By Brenda Werth* and Fulton Armstrong
Protesters gather in Buenos Aires, Argentina as part of the NiUnaMenos movement, which has sparked mobilizations across the country and in many other Latin American cities. / Wikimedia / Creative Commons
Protesters have taken to the streets in Argentina and elsewhere in Latin America to raise awareness about violence against women and girls, pushing for an end to machista culture. News media estimate that a demonstration under the banner of NiUnaMenos – “not one less woman” due to femicide – in Buenos Aires last Wednesday drew tens of thousands of supporters dressed in black, despite freezing rain. Other banners declared “We want to live” and demanded “No more machista violence.” The immediate issue driving the protest was the brutal attack earlier this month on a schoolgirl in Mar del Plata – 16-year-old Lucía Pérez – who was drugged, raped, and tortured to the point of suffering cardiac arrest and died from internal injuries.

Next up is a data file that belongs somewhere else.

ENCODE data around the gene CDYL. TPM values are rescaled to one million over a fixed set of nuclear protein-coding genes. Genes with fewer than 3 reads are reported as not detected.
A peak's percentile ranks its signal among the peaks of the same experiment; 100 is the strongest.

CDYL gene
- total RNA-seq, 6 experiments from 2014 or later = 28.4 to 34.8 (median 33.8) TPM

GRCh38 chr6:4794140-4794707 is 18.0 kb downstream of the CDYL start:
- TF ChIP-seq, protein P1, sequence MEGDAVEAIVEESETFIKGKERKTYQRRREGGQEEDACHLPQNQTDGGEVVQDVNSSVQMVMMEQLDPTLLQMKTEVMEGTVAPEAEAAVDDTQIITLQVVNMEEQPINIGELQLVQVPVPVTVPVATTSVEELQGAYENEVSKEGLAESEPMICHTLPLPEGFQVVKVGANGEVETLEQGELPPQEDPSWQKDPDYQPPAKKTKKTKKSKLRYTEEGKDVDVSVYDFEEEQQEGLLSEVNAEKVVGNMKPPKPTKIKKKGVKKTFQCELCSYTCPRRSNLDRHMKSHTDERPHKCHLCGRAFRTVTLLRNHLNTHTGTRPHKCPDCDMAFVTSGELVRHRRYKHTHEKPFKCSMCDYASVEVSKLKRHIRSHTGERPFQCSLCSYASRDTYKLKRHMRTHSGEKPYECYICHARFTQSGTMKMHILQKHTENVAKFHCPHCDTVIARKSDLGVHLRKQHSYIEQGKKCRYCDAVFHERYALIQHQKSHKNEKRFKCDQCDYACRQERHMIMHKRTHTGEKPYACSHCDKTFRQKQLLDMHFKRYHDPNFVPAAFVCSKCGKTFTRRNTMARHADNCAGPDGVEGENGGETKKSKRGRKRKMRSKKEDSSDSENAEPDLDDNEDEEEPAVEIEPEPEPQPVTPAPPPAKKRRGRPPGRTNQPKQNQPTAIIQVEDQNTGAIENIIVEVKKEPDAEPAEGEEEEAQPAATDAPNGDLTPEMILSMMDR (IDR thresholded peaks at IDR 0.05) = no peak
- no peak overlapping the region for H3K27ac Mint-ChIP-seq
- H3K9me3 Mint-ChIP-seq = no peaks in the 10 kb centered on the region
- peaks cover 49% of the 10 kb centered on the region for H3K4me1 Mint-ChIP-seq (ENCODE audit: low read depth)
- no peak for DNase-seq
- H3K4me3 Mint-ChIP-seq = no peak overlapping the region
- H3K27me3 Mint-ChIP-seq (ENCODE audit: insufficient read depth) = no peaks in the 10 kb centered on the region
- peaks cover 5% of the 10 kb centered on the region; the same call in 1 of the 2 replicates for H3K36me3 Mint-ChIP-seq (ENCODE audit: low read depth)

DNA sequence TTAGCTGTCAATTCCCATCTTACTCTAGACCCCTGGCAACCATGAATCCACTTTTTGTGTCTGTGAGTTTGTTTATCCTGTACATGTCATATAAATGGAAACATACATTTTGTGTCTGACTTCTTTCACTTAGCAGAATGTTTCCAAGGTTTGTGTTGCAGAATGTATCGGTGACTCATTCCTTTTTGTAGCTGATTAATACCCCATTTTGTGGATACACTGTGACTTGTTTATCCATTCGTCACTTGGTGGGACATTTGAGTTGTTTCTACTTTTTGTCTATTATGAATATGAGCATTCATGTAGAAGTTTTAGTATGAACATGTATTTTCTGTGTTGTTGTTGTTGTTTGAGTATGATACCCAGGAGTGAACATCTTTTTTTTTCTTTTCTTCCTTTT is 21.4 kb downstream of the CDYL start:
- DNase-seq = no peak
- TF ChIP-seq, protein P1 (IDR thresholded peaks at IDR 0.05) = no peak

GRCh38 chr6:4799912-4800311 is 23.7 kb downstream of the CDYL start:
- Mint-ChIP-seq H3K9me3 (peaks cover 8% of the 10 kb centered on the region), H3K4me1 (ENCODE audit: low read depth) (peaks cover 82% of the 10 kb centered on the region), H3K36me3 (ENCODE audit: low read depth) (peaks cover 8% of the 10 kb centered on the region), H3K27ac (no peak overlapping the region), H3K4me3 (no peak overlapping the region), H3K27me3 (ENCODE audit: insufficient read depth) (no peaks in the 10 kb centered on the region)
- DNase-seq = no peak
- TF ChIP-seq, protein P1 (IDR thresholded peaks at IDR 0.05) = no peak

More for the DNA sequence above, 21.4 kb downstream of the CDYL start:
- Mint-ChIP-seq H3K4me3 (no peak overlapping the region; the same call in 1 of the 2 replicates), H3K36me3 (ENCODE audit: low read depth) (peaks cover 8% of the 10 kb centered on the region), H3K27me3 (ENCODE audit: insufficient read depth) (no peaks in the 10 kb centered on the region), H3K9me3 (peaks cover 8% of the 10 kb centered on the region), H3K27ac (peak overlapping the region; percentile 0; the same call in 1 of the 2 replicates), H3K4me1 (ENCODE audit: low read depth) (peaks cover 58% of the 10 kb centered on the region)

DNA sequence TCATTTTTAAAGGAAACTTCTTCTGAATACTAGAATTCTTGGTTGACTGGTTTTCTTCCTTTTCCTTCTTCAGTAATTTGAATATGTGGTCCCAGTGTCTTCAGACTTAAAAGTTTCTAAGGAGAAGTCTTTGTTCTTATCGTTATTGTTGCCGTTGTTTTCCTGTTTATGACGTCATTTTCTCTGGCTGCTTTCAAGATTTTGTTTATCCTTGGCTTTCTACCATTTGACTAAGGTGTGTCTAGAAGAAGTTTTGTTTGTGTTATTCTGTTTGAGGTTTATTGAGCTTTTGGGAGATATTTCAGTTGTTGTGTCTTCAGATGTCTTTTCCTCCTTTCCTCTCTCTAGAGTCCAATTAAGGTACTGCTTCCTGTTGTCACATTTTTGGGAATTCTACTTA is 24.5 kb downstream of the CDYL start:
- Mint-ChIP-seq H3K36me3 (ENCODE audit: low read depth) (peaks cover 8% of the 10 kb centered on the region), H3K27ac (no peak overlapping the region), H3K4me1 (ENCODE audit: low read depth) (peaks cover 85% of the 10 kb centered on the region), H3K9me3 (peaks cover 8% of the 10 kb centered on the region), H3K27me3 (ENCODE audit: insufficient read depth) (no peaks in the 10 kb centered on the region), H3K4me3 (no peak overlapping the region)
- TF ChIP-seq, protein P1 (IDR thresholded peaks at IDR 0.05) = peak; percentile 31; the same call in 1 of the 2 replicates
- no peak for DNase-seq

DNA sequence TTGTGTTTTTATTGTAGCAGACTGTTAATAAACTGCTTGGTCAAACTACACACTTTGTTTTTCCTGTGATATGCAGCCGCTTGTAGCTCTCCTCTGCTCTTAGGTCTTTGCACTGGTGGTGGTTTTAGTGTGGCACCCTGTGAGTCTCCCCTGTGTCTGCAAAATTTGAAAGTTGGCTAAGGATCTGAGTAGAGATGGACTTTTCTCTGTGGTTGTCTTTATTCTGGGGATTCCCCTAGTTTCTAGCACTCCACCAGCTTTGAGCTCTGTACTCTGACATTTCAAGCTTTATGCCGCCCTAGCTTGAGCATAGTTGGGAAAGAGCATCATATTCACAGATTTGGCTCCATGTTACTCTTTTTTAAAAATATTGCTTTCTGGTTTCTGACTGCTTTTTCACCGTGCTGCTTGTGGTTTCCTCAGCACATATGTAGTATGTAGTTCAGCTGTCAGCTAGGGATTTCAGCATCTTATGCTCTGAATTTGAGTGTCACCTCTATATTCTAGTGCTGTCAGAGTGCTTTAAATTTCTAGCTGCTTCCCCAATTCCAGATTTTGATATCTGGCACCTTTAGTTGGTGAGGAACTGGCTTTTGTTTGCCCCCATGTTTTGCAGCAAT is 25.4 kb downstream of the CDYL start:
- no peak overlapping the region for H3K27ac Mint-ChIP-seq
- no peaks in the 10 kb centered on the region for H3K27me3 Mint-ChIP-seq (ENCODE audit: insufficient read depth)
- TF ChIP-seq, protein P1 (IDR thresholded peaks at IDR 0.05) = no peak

- Argentina passed laws between 2008 and 2012 protecting a range of rights relating to human trafficking, violence against women, marriage equality, and gender and sexual identity, creating new space for discussion of the issue. But the Casa del Encuentro, an NGO that helps victims of gender violence, says that data through 2015 indicate that somewhere in Argentina a woman is killed every 30 hours. The government’s Secretariat of Human Rights says that 19 women and girls were murdered in the first 18 days of October. Argentine President Macri, challenged since early days of his administration to address the problem, has reiterated pledges to push legislation that would establish a hotline for reporting abuse and create more shelters for abused women as well as better ways of monitoring abusers.